Eritrea closes border crossings to Ethiopian travelers


ADDIS ABABA, Ethiopia (AP) — Eritrea has partially closed two border crossings with Ethiopia that opened this year after the former East African rivals made peace and restored relations, an Ethiopian official said Friday.

Thousands of people have crossed the border that had been closed for two decades, with traders pursuing brisk business and families reuniting after years apart. The crossings opened with fanfare in September as both countries said they would remove their troops.

It was not clear why Eritrea closed the crossings to Ethiopians, spokeswoman Liya Kassa with Ethiopia’s northern Tigray region told The Associated Press. She said Eritreans were still crossing freely.

The Zalambessa and Rama crossings were closed as of Wednesday morning and preliminary information “indicates it was closed from the Eritrean side,” she said.

Eritrean border officials are now asking Ethiopian travelers to provide a travel document issued by federal authorities, she said. “We have communicated the issue with the federal government and we were told they don’t have any information about it,” she added. “Only Ethiopians are facing the restrictions.”

Hollywood Star's Wife Played Key Role in International Criminal Court's Arrest Warrant for Israeli Leaders

Eritrean officials were not immediately available for comment.

Ethiopia’s foreign ministry spokesman on Thursday told reporters he had no information about the new border restrictions. Photos posted on social media show stranded buses and trucks at the two crossings.

Abraham Gedamu, an Ethiopian traveler who went to Zalambessa to cross into Eritrea for a religious event, said he was denied entry on Thursday morning.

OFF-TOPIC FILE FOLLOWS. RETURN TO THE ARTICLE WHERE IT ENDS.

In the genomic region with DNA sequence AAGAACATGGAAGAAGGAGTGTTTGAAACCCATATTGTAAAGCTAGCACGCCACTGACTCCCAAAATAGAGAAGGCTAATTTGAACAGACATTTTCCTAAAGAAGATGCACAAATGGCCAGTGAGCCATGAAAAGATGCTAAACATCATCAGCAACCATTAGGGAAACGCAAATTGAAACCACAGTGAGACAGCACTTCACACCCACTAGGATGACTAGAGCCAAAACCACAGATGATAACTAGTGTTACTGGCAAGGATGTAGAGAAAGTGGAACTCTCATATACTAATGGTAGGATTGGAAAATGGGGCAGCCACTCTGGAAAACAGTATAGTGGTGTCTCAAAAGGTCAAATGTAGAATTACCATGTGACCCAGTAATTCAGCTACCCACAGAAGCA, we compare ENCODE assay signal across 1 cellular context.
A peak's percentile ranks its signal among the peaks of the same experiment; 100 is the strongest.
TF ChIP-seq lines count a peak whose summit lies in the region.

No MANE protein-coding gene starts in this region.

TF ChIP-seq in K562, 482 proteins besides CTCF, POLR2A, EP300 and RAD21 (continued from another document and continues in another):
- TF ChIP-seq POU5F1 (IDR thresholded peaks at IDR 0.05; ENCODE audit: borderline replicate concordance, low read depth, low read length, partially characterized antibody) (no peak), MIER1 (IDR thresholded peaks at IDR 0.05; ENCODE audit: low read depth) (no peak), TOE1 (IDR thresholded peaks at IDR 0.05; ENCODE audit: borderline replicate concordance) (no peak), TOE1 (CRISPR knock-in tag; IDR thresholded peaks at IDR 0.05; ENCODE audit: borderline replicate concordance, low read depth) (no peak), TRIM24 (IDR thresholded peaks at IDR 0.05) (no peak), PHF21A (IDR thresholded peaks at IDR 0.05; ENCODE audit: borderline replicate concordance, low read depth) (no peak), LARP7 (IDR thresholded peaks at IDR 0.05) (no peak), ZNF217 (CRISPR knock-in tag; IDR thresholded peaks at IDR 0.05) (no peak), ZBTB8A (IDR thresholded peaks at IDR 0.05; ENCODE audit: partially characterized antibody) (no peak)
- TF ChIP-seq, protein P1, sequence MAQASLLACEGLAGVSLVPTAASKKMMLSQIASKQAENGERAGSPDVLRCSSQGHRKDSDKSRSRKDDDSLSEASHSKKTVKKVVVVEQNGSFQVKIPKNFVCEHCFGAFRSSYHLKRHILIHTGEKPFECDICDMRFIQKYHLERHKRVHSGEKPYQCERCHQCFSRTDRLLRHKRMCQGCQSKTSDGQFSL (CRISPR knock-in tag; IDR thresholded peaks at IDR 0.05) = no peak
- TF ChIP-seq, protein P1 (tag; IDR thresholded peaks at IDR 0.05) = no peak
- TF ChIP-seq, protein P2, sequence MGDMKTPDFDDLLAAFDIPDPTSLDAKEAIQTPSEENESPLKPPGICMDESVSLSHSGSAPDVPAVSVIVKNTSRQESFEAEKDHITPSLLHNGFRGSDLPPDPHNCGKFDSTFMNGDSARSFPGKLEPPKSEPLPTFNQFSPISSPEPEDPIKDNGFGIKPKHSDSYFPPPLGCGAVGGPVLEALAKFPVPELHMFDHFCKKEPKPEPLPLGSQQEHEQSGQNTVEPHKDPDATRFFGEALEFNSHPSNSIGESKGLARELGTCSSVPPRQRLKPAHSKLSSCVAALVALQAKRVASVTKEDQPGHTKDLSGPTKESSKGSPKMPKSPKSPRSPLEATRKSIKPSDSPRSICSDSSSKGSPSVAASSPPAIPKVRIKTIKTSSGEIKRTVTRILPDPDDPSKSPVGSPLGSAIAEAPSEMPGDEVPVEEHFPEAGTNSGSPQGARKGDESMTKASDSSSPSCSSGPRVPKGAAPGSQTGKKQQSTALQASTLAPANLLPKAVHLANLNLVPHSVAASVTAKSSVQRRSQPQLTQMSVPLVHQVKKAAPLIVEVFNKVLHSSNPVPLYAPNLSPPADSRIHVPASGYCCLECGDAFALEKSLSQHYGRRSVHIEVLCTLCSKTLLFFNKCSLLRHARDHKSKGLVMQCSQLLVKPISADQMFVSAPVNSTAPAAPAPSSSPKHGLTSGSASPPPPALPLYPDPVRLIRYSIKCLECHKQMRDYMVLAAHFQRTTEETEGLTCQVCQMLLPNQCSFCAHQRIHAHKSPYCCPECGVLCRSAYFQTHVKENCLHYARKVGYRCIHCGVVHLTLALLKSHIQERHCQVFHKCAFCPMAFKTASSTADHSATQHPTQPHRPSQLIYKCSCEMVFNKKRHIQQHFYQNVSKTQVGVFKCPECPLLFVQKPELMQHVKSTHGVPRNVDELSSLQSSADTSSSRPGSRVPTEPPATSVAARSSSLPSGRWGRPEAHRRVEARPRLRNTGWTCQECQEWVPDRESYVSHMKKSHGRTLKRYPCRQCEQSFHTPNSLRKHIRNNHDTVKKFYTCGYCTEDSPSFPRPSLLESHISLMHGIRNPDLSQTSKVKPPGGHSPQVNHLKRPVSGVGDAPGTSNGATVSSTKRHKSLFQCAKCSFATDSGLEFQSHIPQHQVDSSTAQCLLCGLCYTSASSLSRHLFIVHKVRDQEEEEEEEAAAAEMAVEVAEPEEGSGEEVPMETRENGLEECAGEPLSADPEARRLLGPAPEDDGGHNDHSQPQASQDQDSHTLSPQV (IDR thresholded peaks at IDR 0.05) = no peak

“They said I have to wait because they are drawing up a new travel directive. Several hundred others are facing the same issue,” he told the AP by phone.

Ethiopia and Eritrea restored relations in June after Ethiopia’s new prime minister, Abiy Ahmed, assumed power in April and fully accepted a peace deal ending a bloody border war from 1998 to 2000. Dramatic changes followed, with Abiy and longtime Eritrea President Isaias Afwerki visiting each other’s capitals and embracing while phone lines opened and air links resumed.

The international community welcomed the new peace that has led to further diplomatic breakthroughs in the often turbulent Horn of Africa region. In November, the U.N. Security Council voted unanimously to lift sanctions against Eritrea after nearly a decade.

“Eritrea recognizes that a more difficult and complex task is waiting ahead,” Eritrea’s Charge d’Affaires Amanuel Giorgio said after the council’s vote. “It is determined to redouble its own efforts and work closely with its neighbors to build a region at peace with itself.”


Follow Africa news at

The Western Journal has not reviewed this Associated Press story prior to publication. Therefore, it may contain editorial bias or may in some other way not meet our normal editorial standards. It is provided to our readers as a service from The Western Journal.

Truth and Accuracy

Submit a Correction →

We are committed to truth and accuracy in all of our journalism. Read our editorial standards.

The Associated Press is an independent, not-for-profit news cooperative headquartered in New York City. Their teams in over 100 countries tell the world’s stories, from breaking news to investigative reporting. They provide content and services to help engage audiences worldwide, working with companies of all types, from broadcasters to brands. Photo credit: @AP on Twitter
The Associated Press was the first private sector organization in the U.S. to operate on a national scale. Over the past 170 years, they have been first to inform the world of many of history's most important moments, from the assassination of Abraham Lincoln and the bombing of Pearl Harbor to the fall of the Shah of Iran and the death of Pope John Paul.

Today, they operate in 263 locations in more than 100 countries relaying breaking news, covering war and conflict and producing enterprise reports that tell the world's stories.
New York City